7 Tips for Shooting Awesome Wedding Video

  • Posted by Taylor Watson
  • December 10, 2017 9:50:15 PM PST
The distinction between a great wedding filmmaker and a good one doesn't come down to getting the best camera or gear.

The distinction between a great wedding filmmaker and a good one doesn't come down to getting the best camera or gear. The difference is that you. Are you the sort of man that a couple wishes to have attend your own marriage?

1. Communicate with the few, place, and sellers.
Well before the wedding date, you need to have a sit-down meeting with the engaged couple. Get to know what they're looking for in their video. Do they want to be sure that you catch certain moments? Being ready to catch these moments will truly make your work stand out.

Reach out to the ceremony and reception venues and discover if they have any rules or regulations. Many churches will not let videographers in certain locations, so it is important to note if you're going to have to attract a zoom lens. Some massive reception venues take a proof of insurance before they let you take on the premises. It's your responsibility to have everything in order before showing up.

Speak to some of the sellers, mainly the ones you will utilize on the wedding day. Understanding vendors in the business is the gateway to success. Their recommendations can help you land future weddings. Ask for a copy of the schedule and contacts for the other sellers. Then it is possible to ask the DJ in their installation. Will they allow you to plug into their sound board to get backup audio? Can they bring a high end lighting kit for your reception? Becoming familiar with everyone will assist the shoot movement along much smoother.

2. Stay fast while taking as little gear as possible.
The morning of a wedding is a relatively typical operation. The groom and his groomsmen hang outside, the bride and bridesmaids get their hair and makeup done. Home Grinds After that, you will be running around until the wedding is over. So it's ideal to place the heavy bag in the corner and then take it easy in your back and shoulders. Simply carry what you need.

Having every lens option at once is not any use to you. Nothing is worse than having to tell the few to hold off on tossing the odor as your batteries died. I've seen it occur.

3. Audio is crucial, have backups ready.
If you don't catch things as they happen, then you did not do your work. It is best to have multiple audio sources recording. Does your camera capture quality sound? Otherwise, have outside recorders ready to go. Try to avoid placing the mic on a bride, instead go for a lavalier microphone on the officiant or groom.

When the DJ is operating sound, you might have the ability to plug into their sound board. That is the reason it's helpful to have spoke to the DJ before hand. Remember every DJ is different, so it is no guarantee that you'll get superior audio. That is why you need to only rely on these for backup sound.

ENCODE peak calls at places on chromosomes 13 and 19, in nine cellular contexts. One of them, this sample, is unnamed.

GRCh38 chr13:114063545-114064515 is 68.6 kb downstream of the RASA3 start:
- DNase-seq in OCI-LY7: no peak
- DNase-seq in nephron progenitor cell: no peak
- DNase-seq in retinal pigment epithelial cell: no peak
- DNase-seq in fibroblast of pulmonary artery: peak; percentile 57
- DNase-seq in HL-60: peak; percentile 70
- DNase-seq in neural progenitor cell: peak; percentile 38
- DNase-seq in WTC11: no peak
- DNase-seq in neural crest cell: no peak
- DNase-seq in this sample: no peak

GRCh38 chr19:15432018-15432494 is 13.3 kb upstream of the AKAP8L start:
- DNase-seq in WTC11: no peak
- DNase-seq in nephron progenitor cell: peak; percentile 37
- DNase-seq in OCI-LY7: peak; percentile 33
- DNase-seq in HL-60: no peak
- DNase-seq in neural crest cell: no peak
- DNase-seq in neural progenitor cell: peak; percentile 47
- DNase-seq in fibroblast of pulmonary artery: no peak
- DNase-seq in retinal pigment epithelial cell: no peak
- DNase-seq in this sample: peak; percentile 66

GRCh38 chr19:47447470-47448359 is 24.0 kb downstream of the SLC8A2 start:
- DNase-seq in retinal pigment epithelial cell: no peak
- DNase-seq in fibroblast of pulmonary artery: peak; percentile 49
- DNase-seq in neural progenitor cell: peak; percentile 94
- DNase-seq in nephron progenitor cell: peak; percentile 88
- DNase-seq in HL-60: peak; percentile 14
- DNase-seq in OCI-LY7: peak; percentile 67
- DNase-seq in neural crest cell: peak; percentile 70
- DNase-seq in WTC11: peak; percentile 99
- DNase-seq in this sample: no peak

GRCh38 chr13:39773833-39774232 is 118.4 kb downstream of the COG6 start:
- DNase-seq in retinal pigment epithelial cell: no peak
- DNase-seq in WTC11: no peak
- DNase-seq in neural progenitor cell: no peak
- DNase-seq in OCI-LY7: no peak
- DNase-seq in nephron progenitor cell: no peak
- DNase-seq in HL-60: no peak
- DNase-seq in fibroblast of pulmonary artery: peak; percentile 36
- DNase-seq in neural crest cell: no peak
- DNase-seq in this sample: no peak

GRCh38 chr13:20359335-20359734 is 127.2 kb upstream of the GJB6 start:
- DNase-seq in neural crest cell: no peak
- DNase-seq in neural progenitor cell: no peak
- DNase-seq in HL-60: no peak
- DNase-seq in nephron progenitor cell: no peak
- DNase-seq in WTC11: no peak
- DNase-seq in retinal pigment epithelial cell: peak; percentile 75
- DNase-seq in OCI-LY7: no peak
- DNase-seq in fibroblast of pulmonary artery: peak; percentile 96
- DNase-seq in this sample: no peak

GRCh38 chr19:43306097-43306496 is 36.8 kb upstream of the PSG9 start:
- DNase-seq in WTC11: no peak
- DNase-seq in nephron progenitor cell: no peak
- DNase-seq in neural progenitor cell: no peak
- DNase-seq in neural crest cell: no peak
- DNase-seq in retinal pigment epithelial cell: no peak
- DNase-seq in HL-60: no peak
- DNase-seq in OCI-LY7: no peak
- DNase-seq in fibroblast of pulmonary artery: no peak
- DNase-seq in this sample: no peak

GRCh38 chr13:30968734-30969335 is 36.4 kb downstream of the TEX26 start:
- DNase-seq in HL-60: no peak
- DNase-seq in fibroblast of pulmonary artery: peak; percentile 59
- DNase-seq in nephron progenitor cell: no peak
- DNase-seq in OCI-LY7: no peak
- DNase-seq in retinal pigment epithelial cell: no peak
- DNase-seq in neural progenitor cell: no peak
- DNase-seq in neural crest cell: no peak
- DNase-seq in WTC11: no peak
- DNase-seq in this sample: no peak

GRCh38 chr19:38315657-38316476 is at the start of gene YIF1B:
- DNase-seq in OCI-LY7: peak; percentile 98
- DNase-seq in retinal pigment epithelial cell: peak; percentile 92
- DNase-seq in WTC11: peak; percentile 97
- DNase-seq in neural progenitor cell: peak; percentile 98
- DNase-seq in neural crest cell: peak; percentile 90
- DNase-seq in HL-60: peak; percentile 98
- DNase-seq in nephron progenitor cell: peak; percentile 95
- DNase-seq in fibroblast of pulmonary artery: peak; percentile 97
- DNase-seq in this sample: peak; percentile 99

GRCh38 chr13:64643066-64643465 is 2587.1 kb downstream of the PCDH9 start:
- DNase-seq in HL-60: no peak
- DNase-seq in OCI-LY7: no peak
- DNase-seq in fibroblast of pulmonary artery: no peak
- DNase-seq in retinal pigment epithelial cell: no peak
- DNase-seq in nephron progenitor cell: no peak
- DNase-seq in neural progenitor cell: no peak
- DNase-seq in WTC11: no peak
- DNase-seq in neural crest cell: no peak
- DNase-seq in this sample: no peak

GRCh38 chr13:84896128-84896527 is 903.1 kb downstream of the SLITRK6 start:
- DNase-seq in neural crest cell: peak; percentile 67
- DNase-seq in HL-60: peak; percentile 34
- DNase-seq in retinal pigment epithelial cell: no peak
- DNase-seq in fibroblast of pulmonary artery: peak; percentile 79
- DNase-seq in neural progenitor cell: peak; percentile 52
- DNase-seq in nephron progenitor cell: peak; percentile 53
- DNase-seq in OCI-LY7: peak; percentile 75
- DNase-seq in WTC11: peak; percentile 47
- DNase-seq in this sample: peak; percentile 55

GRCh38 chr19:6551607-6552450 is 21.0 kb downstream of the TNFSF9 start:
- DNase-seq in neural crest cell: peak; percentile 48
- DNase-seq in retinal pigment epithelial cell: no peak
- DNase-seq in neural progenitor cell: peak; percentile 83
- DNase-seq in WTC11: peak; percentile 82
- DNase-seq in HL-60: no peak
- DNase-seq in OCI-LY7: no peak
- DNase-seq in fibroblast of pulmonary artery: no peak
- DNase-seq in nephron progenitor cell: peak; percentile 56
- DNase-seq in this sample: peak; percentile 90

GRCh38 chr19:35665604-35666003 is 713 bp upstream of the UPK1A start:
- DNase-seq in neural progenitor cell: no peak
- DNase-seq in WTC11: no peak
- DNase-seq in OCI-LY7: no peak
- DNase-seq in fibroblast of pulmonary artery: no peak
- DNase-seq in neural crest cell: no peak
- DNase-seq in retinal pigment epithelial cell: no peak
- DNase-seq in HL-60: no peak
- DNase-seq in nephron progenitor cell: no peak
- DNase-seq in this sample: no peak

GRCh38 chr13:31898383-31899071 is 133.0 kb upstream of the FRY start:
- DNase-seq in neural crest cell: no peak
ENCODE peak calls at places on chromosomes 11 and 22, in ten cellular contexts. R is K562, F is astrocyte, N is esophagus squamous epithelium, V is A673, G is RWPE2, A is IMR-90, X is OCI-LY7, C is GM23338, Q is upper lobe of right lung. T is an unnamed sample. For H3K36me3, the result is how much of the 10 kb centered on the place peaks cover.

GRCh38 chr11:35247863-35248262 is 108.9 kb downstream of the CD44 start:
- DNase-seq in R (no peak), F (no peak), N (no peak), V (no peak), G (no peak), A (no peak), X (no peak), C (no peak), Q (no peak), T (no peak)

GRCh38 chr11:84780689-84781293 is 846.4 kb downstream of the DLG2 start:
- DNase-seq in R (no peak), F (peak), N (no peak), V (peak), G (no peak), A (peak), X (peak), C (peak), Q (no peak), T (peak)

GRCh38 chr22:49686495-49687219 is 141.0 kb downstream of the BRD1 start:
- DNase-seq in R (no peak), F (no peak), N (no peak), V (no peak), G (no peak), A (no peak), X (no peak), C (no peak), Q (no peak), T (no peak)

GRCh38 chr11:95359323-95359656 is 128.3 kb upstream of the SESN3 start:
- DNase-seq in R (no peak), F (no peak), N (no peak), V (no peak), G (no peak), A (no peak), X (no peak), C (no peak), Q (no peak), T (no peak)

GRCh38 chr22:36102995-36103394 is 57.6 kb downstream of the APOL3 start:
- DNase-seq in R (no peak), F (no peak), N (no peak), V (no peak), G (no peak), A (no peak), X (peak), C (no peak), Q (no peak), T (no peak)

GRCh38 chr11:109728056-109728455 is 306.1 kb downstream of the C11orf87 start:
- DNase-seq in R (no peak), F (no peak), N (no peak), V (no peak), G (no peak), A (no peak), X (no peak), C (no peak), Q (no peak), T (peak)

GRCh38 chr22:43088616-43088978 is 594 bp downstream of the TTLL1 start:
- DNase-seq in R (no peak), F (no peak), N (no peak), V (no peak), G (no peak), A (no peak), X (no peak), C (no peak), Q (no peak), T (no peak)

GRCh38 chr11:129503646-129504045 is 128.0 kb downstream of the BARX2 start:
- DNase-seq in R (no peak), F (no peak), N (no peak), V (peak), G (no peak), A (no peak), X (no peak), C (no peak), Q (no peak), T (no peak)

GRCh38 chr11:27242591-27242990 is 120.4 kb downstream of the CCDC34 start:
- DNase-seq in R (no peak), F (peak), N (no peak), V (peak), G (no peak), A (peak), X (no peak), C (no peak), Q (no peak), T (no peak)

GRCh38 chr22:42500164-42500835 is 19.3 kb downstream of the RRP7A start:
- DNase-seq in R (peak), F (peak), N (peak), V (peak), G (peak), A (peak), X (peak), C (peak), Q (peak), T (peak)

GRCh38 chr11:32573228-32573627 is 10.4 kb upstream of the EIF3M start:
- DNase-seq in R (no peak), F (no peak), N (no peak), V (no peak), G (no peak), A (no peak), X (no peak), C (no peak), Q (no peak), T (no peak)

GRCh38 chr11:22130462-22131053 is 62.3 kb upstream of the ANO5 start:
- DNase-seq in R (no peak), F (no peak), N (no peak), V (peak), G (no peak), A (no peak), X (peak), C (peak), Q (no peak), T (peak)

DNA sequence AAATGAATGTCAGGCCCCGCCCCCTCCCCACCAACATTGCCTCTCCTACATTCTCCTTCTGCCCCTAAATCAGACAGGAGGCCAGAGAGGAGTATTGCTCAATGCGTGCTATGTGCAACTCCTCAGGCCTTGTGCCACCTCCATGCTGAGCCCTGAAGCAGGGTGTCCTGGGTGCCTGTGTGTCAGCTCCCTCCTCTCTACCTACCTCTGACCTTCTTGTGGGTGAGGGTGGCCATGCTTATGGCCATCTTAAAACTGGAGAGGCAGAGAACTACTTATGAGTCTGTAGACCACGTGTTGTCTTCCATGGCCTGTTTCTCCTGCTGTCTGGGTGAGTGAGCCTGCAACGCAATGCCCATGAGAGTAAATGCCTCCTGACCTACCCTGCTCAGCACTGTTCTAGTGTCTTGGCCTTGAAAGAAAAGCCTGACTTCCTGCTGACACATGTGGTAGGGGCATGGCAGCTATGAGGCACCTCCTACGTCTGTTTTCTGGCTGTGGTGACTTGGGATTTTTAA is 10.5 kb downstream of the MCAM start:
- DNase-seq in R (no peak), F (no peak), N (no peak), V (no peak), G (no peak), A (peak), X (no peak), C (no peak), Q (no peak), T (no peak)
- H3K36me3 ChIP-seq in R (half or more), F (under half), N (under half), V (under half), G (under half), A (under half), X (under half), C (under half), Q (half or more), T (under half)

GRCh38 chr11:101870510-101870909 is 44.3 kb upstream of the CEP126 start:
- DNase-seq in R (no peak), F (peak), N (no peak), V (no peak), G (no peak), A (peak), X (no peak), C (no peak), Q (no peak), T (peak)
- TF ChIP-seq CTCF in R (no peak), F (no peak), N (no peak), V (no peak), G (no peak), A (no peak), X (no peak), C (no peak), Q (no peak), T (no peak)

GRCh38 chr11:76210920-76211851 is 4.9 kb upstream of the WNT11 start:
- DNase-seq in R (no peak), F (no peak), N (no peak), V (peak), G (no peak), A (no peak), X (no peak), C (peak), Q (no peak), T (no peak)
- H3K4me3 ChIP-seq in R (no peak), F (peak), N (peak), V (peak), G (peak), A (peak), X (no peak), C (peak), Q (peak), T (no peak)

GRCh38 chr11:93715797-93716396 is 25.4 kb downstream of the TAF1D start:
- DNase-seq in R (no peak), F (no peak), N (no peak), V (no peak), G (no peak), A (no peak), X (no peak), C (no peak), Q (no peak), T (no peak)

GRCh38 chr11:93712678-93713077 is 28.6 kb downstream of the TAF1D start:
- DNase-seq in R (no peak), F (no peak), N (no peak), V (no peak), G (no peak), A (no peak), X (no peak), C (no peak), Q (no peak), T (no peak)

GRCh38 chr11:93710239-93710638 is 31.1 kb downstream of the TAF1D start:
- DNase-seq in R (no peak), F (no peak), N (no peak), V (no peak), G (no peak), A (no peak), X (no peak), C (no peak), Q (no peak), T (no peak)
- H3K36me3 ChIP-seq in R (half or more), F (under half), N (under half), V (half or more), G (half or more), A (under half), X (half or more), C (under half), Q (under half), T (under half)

4. Always capture the conventional wedding shots.
You might feel the need to experiment on the wedding day, but be sure to always get the typical wedding shots also. Experimenting is a great way to help you find your style, but remember that couples want to see their vows, first dance, and cake cutting edge. Ensure you have the important things covered until you get all those cool transition shots.

5. Maintain the camera secure.
Stabilization is necessary. Going handheld isn't going to reduce it. By placing the exact same quick release plate on all of your equipment, you can easily switch on the go.

Tripods are excellent during the ceremony, but could easily get in the manner everywhere. When you are in a very small hotel room with the whole bridal party, family members, hair stylists and makeup artists, you won't have a lot of space to work. Being able to quickly switch to a monopod or even glidecam will keep you shooting.

6. Be sure to catch enough B-roll.
B-roll will be your best friend and worst enemy when editing. Not having enough will make you job much tougher. Queensown.org It's easy to remember to shoot exteriors of the venue, but don't forget that there are people coming to those places. After the bride and groom watch their wedding video, they are going to want to view their family and friends in attendance.

Have an excess camera catch regions of the audience during the service. This footage will always come in handy to hide any rough edits. In addition, it is great to cut to the audience if the photographer walks into a shot of the couple at the altar.

7. Prepare for low light situations.
Evening receptions can be a nightmare for marriage filmmakers. Indoor or outside, it will likely be dark. After supper is served, venues dim the lights so that the celebration can begin. Hopefully you and the DJ also discussed his light setup, but you'll still need your own lights to help you get certain shots.

If your camera does not handle low light well, bear in mind that guests do not want to get blinded by video lights all evening. If you use lights, then be sure to use them sparingly. Don't kill the disposition by leaving them on during the entire reception.